Holy Week: Palm Sunday

Holy Week has begun. This is when Christians recall events of the last week of the life of Jesus of Nazareth. The first day is Palm Sunday, remembering how Jesus rode an untamed foal of a donkey from the Mount of Olives into Jerusalem. Jesus was accompanied by his disciples who praised God for the powerful deeds they had seen Jesus do. People spread their cloaks and branches of trees ('palms') on the road as Jesus made this journey in fulfilment of ancient prophecies about a king who would come in God's name to set the people free and bring peace.

(You can read the story in Matthew 21: 1-11; Mark 11: 1-11; Luke 19: 28 - 44; John 12: 12 - 19.)

I love this dramatic 1617 painting (shown above) by Anthony van Dyck of the Palm Sunday event. There is so much in it - strength, movement and colour. There is jubilation, but also confusion, a darkly brooding sky and other hints that if this is a 'triumphal entry' it is a dangerous sort of triumph.

What draws my eye most in the painting is the figure of Jesus. He is far too big for his tiny mount. His hand is slightly raised in a gesture of blessing or peace. He is not glorying in whatever adulations are being shouted. His face seems immensely sad. Luke's gospel tells us that on this occasion, as Jesus came near and saw the city of Jerusalem,
'he wept over it, saying, "If you, even you, had only recognised on this day the things that make for Peace! But now they are hidden from your eyes. Indeed, the days will come upon you, when your enemies will set up ramparts around you and surround you, and hem you in on every died. They will crush you to the ground, you and and children within you, and they will not leave within you one stone upon another; because you did not recognize the time of your visitation from God." '
Those words are a dreadful prophecy, fulfilled when the Romans destroyed Jerusalem 40 years later. Jesus does not speak them as a threat. He is not gloating over the city and the people he loves. He is sobbing because he knows the destructive consequences of the refusal of people to choose his way, God's way of peace. He is sobbing because as he comes into his own city, he knows that there he will be rejected, tortured and killed.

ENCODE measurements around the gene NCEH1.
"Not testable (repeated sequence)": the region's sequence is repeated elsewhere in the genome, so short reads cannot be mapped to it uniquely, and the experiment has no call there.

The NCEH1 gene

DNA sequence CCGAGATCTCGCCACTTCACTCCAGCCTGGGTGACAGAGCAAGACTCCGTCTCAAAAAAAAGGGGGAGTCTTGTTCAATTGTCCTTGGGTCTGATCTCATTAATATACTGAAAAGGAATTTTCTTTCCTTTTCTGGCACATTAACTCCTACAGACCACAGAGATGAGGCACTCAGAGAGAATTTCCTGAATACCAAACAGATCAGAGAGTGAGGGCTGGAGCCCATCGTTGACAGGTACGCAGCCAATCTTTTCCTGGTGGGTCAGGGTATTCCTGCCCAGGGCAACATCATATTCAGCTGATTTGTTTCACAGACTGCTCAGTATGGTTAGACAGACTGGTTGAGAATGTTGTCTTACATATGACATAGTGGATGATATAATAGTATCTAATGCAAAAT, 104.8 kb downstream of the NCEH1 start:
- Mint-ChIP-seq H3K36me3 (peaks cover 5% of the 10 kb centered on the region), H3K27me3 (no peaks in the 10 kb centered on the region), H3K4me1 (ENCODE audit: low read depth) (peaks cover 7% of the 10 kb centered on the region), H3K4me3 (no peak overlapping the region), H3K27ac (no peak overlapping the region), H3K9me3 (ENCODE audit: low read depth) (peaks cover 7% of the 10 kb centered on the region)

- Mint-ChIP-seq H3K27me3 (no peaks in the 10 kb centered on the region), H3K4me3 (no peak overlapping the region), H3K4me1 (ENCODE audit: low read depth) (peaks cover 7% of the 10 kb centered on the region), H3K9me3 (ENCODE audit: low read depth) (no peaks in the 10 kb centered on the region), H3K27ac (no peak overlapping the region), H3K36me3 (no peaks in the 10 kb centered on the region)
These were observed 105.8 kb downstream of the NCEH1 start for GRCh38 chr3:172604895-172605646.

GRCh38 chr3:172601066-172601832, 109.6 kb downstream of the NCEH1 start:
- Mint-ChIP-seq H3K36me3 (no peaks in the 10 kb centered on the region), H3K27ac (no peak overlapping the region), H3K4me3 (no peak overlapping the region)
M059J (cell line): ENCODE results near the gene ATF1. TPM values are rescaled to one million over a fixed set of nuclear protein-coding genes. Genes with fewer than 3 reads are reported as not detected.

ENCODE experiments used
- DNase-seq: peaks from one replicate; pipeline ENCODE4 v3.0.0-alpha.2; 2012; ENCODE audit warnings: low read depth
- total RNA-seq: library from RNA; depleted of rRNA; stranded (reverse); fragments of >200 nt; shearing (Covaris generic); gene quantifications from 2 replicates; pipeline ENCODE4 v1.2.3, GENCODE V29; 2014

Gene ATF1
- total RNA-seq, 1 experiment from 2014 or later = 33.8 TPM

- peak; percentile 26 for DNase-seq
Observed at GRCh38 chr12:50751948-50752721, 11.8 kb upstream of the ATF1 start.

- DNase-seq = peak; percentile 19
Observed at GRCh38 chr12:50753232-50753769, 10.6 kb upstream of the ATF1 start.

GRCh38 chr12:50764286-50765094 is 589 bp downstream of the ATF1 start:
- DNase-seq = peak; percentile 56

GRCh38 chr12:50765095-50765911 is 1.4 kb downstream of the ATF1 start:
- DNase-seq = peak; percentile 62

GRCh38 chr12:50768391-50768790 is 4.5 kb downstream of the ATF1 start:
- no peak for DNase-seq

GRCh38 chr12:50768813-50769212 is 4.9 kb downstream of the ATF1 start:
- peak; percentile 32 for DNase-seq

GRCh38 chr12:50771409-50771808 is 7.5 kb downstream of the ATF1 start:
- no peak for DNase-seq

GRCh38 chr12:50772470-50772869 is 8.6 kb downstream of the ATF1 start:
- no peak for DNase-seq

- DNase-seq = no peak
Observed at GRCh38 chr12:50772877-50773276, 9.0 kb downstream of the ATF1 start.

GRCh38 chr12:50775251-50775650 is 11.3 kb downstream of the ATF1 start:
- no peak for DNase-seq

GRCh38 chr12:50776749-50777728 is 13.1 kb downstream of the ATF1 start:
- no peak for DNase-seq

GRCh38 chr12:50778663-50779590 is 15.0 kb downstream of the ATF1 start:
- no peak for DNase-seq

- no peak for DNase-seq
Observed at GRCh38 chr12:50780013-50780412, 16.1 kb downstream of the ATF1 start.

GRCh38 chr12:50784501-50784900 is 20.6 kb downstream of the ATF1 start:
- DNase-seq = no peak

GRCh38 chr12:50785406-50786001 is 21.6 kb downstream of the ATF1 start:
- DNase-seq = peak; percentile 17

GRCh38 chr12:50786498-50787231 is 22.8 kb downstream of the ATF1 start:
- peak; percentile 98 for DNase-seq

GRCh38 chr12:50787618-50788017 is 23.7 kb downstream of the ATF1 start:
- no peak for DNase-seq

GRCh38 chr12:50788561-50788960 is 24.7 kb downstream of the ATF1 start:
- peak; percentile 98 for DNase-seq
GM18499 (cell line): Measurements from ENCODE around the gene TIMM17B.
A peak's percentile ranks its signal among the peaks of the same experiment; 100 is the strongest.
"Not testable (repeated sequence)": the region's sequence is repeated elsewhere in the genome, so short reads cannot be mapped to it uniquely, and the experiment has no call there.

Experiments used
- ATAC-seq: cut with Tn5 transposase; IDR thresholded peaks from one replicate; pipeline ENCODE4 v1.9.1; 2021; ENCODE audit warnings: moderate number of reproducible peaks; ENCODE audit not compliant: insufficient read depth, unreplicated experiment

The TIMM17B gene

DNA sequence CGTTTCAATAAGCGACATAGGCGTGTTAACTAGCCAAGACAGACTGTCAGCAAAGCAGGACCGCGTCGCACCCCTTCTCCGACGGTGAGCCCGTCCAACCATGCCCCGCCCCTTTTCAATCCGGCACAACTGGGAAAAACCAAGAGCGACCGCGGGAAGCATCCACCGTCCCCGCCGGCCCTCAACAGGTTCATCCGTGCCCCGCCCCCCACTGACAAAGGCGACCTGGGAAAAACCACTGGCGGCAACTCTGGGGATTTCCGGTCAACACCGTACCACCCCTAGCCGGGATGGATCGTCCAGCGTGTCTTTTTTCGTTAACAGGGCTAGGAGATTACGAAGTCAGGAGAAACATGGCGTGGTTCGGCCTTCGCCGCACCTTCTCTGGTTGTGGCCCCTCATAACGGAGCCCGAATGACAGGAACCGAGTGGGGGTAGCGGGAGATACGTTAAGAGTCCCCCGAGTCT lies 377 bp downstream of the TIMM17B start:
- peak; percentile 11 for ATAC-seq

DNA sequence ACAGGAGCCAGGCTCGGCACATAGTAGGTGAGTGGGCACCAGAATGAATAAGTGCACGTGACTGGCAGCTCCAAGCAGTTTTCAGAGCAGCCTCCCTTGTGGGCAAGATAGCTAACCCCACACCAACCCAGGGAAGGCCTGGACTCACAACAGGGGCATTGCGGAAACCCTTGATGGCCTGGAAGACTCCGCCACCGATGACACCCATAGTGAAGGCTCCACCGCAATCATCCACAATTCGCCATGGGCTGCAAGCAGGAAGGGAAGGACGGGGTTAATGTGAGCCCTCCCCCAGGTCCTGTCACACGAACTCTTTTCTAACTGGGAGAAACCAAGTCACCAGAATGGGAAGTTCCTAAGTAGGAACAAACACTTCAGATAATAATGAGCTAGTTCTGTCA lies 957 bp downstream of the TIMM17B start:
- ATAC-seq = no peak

Jesus' entry into Jerusalem echoes a royal procession, but Jesus doesn't fit people’s idea of a King. He uses His power to feed the hungry and heal the sick. He has no army. His weapons are story telling, laughter over dinner parties, friendship, and prayer. He has no palace. He identifies with the homeless, the poorest and the people others reject. He enters Jerusalem as a pilgrim to celebrate Passover, surrounded by a small group of followers, jostling with crowds of pilgrims, worshippers, sightseers and traders.

Jesus' royal triumph is through such humiliating circumstances that his own people reject him. His kingly victory is by a route that is hard to see as the way of life and peace, for what Jesus suffers is broken friendship, betrayal, injustice, violence and cruelty. As Jesus sees all this, no wonder he sobs. The tears he weeps are the tears of God's love shed for all.


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